An ad opposing State Question 779 was also published recently on Newsok.com, The Oklahoman’s website. The ad was paid for by Catalyst Oklahoma.
“A one-cent sales tax could hurt MAPS. Why should we have to choose?” a voice in the ad says. MAPS is Oklahoma City’s development program funded by a 1-cent sales tax.
Another political nonprofit group, OCPA Impact, also opposes the measure, noting it would raise Oklahoma’s combined state and local sales tax rate to 9.78 percent, the highest of any state.
OCPA Impact also advocates at the State Capitol on multiple policy issues, and participates in advocacy with other state and national groups.
David Bond, chief executive officer for OCPA Impact, said the group does not plan on buying ads opposing SQ 779 or telling people to vote a certain way.
“We do want to make sure that someone is proving the facts about the sales tax increase, what the effect of the sales tax will be on Oklahoma’s economy,” Bond said.
OCPA Impact is associated with the Oklahoma Council of Public Affairs think tank, with which it shares offices and has a shared services agreement. OCPA is listed in its 2014 tax filings as the direct controlling entity for the dark-money group Catalyst Oklahoma. But OCPA President Jonathan Small said his group doesn’t control or donate to Catalyst and the listing only refers to the fact that one of Catalyst’s two board members at the time – its executive director, Tulsa attorney Charles Sublett – was also an OCPA board member.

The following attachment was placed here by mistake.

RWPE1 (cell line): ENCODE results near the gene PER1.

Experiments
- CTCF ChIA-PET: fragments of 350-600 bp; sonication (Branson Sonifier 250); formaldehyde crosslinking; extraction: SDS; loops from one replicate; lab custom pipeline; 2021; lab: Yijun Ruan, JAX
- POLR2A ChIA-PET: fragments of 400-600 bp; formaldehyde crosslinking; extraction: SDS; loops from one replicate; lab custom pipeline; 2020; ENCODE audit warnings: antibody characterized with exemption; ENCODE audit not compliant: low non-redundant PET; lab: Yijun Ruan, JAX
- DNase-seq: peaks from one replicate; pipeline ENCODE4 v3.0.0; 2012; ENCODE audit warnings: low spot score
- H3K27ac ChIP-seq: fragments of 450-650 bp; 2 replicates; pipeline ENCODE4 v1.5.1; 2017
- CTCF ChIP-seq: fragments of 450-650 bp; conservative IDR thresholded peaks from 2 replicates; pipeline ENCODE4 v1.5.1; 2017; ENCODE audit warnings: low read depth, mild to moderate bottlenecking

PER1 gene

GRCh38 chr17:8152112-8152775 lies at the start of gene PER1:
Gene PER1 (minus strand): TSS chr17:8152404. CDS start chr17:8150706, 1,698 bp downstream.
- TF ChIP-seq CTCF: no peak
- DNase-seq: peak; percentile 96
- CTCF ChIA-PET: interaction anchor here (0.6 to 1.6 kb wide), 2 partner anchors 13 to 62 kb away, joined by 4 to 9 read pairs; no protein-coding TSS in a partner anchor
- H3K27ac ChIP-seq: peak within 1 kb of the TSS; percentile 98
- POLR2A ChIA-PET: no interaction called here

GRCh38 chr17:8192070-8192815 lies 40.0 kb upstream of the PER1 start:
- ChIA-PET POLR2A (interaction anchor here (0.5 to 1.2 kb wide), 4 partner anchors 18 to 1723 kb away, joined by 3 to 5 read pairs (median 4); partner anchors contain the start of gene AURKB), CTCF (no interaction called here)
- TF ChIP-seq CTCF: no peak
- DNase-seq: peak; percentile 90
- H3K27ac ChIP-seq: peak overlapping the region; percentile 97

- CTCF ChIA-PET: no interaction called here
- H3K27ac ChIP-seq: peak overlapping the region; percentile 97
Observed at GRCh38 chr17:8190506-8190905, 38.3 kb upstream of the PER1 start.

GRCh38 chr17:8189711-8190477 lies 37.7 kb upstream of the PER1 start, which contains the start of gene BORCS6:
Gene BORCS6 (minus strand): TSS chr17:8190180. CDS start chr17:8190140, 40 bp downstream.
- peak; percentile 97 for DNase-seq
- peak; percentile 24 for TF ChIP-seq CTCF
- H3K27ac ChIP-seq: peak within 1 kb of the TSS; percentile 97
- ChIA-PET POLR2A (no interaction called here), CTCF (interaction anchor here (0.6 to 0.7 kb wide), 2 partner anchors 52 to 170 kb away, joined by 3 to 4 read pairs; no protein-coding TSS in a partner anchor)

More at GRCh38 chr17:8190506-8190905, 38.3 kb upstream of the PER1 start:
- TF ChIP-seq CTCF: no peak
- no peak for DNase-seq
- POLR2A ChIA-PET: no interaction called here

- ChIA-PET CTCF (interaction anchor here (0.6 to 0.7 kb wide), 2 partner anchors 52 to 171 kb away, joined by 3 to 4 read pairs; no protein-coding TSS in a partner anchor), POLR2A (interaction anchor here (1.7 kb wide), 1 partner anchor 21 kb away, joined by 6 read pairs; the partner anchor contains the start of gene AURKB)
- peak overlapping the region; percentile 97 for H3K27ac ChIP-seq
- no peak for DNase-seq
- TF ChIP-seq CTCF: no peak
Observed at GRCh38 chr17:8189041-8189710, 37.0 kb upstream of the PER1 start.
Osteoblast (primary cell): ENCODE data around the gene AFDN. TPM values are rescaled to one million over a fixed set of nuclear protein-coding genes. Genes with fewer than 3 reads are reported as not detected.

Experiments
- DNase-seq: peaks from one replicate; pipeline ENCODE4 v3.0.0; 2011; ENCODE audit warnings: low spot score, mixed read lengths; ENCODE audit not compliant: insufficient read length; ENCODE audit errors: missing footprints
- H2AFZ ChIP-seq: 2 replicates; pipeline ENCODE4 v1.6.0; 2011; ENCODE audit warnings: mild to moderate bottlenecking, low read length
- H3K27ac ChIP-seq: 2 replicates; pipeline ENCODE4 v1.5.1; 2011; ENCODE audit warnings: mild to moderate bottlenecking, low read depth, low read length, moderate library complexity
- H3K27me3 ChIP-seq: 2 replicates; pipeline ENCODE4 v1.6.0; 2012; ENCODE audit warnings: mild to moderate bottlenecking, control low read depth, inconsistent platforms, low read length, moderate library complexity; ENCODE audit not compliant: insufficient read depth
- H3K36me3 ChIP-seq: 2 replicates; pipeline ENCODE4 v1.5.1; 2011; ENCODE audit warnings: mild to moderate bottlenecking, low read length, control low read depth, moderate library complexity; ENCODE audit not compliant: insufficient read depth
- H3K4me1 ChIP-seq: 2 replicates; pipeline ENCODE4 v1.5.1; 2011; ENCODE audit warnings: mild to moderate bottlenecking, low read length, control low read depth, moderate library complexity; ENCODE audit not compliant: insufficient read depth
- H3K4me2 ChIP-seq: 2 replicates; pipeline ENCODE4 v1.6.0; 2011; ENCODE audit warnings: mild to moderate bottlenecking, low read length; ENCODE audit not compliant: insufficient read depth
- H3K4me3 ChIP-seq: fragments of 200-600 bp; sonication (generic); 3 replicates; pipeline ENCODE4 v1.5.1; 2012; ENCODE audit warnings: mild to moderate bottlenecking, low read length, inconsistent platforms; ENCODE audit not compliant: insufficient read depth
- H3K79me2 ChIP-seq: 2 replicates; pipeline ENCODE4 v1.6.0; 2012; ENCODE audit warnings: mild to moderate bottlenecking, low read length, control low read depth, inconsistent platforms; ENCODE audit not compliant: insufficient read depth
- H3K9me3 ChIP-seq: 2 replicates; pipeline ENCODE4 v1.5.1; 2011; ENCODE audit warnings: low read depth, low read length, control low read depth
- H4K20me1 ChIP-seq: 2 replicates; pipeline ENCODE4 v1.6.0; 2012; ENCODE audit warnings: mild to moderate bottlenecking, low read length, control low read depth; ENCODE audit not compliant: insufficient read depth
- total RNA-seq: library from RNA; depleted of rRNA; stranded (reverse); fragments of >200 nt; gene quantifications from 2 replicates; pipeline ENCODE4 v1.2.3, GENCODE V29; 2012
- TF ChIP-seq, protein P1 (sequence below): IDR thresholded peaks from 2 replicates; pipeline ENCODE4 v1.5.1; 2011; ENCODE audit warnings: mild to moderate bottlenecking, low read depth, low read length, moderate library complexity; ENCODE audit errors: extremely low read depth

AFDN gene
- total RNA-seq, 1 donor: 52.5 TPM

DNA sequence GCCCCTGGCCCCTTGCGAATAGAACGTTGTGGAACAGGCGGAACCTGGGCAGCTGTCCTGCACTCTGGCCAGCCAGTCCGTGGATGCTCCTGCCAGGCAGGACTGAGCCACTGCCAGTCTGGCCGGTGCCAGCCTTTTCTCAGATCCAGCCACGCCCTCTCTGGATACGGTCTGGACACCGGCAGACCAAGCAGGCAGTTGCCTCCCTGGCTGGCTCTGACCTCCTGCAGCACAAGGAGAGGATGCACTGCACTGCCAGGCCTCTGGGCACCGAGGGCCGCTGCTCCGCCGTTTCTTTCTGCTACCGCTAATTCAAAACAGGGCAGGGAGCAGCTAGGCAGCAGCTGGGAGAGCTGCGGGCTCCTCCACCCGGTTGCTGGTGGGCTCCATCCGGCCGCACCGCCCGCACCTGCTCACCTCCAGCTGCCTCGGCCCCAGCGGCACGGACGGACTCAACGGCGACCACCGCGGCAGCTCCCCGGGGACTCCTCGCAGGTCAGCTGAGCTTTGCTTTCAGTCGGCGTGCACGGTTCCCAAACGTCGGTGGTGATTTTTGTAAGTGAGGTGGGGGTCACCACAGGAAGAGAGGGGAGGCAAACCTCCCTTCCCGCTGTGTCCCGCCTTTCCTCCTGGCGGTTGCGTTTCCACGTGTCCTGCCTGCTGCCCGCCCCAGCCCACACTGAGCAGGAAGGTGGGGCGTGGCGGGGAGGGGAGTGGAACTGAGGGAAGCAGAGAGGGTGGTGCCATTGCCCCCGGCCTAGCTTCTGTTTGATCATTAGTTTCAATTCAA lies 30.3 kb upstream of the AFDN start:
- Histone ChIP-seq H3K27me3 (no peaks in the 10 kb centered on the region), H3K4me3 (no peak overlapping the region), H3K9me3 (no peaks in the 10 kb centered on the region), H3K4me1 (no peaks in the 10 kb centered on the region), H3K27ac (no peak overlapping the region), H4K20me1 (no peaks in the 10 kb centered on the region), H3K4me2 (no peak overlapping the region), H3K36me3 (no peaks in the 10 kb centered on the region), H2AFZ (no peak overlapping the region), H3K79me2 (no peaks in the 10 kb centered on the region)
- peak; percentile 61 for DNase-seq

Sublett did not respond to messages seeking comment.
A third nonprofit group associated with OCPA is the Liberty Foundation of America, which is located in the same offices. The foundation is an associate member of the State Policy Network, which includes conservative groups whose mission is “to catalyze thriving, durable freedom movements in every state, anchored with high-performing, independent think tanks.”
Another opponent of the penny sales tax is the Edmond-based 501(c)3 public charity Ignite Oklahoma Foundation, which touted the Edmond city council vote on its website and Facebook page. (The Edmond Public Schools Foundation, by contrast, came out in support of the question.)
Ignite Oklahoma, which has also advocated for business and economic development interests, was founded in June 2015 by David Lewis, vice president of an employment services company.
Under IRS rules, unlike 501(c)4 groups, 501(c)3 charities cannot make independent expenditures for or against political candidates. However, IRS rules do allow public charities to make some limited contributions to committees supporting or opposing ballot measures, as well as engage in some lobbying. These groups may be involved in public policymaking by providing educational materials or forums, however.
“We’ve primarily been focused on trying to provide an education-based approach on what we believe what the impact will be, as opposed to coming out and saying vote for it or don’t vote for it,” Lewis said.
Lewis declined to name donors to Ignite Oklahoma.
According to Oklahoma Secretary of State records, one of Ignite Oklahoma’s incorporators is A.J. Ferate, general counsel for the Oklahoma Republican Party.
Lewis said Ferate does some of the legal work for Ignite Oklahoma.
In late June, Ferate filed an amicus brief on behalf of Ignite Oklahoma in a state Supreme Court case brought by OCPA Impact challenging the gist of the initiative petition that led to State Question 779 being on the November ballot. The court eventually ruled that the gist was valid.